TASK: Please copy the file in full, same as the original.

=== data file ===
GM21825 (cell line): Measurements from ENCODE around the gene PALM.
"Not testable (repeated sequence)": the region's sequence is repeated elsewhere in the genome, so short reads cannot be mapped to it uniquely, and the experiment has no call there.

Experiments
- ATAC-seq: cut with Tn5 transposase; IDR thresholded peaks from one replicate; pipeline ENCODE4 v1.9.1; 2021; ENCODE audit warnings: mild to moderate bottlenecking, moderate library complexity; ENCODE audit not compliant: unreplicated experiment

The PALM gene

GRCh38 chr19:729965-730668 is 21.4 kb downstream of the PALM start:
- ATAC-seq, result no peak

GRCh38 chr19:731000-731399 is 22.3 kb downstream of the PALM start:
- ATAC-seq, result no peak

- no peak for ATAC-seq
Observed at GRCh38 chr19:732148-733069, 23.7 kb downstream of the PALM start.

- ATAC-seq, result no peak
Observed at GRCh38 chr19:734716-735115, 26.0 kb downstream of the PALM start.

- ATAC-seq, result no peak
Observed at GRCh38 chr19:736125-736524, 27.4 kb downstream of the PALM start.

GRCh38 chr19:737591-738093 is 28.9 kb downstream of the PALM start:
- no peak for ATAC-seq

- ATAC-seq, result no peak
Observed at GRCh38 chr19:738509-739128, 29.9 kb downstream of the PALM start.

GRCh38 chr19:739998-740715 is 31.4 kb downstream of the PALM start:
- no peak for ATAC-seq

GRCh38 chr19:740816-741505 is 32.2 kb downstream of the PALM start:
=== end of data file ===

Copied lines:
GM21825 (cell line): Measurements from ENCODE around the gene PALM.
"Not testable (repeated sequence)": the region's sequence is repeated elsewhere in the genome, so short reads cannot be mapped to it uniquely, and the experiment has no call there.

Experiments
- ATAC-seq: cut with Tn5 transposase; IDR thresholded peaks from one replicate; pipeline ENCODE4 v1.9.1; 2021; ENCODE audit warnings: mild to moderate bottlenecking, moderate library complexity; ENCODE audit not compliant: unreplicated experiment

The PALM gene

GRCh38 chr19:729965-730668 is 21.4 kb downstream of the PALM start:
- ATAC-seq, result no peak

GRCh38 chr19:731000-731399 is 22.3 kb downstream of the PALM start:
- ATAC-seq, result no peak

- no peak for ATAC-seq
Observed at GRCh38 chr19:732148-733069, 23.7 kb downstream of the PALM start.

- ATAC-seq, result no peak
Observed at GRCh38 chr19:734716-735115, 26.0 kb downstream of the PALM start.

- ATAC-seq, result no peak
Observed at GRCh38 chr19:736125-736524, 27.4 kb downstream of the PALM start.

GRCh38 chr19:737591-738093 is 28.9 kb downstream of the PALM start:
- no peak for ATAC-seq

- ATAC-seq, result no peak
Observed at GRCh38 chr19:738509-739128, 29.9 kb downstream of the PALM start.

GRCh38 chr19:739998-740715 is 31.4 kb downstream of the PALM start:
- no peak for ATAC-seq

GRCh38 chr19:740816-741505 is 32.2 kb downstream of the PALM start: